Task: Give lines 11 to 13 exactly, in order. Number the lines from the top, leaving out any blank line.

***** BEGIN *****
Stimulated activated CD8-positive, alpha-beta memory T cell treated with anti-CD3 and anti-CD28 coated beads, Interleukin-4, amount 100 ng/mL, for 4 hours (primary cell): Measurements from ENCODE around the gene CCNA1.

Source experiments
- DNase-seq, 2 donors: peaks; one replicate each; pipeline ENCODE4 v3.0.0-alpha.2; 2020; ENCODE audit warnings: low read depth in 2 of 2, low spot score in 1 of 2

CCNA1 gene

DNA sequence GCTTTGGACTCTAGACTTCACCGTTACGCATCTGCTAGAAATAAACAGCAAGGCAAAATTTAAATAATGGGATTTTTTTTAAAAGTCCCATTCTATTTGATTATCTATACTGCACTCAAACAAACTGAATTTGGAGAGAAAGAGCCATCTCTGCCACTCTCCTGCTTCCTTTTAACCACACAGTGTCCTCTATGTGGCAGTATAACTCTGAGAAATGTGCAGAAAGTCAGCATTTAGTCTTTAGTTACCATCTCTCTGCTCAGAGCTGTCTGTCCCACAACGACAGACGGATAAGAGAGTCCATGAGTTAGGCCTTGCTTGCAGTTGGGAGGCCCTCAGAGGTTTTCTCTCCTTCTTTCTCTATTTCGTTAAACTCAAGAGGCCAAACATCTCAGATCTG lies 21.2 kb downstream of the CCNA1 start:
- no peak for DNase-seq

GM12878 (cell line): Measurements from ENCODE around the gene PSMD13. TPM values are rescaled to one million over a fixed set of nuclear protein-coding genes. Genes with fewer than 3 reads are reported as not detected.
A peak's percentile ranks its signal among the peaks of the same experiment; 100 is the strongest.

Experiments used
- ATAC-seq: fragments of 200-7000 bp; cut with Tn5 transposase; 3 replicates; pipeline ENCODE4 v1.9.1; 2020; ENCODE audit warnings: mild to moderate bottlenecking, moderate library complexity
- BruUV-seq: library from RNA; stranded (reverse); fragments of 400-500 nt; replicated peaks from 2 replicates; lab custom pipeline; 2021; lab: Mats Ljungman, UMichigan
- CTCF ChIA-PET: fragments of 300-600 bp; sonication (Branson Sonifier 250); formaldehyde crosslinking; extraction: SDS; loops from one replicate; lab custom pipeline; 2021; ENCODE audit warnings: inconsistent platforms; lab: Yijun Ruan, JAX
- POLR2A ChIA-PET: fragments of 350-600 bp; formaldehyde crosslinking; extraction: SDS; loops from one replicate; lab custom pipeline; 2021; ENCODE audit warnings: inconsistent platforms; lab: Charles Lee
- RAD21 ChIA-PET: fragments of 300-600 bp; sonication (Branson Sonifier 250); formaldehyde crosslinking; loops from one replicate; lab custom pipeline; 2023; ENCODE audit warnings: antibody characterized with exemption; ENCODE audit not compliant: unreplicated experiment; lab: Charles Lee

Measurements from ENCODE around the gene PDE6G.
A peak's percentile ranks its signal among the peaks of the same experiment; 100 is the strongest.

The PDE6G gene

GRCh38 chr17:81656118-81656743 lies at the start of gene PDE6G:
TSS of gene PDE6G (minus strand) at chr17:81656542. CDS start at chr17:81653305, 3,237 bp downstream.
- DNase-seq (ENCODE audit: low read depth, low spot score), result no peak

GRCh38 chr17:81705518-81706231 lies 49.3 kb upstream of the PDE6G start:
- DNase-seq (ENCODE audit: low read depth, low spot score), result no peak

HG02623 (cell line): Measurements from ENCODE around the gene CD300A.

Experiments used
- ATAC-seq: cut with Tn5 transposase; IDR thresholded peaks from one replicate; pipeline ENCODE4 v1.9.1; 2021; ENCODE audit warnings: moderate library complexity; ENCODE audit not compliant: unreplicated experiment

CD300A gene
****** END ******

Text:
- BruUV-seq: library from RNA; stranded (reverse); fragments of 400-500 nt; replicated peaks from 2 replicates; lab custom pipeline; 2021; lab: Mats Ljungman, UMichigan
- CTCF ChIA-PET: fragments of 300-600 bp; sonication (Branson Sonifier 250); formaldehyde crosslinking; extraction: SDS; loops from one replicate; lab custom pipeline; 2021; ENCODE audit warnings: inconsistent platforms; lab: Yijun Ruan, JAX
- POLR2A ChIA-PET: fragments of 350-600 bp; formaldehyde crosslinking; extraction: SDS; loops from one replicate; lab custom pipeline; 2021; ENCODE audit warnings: inconsistent platforms; lab: Charles Lee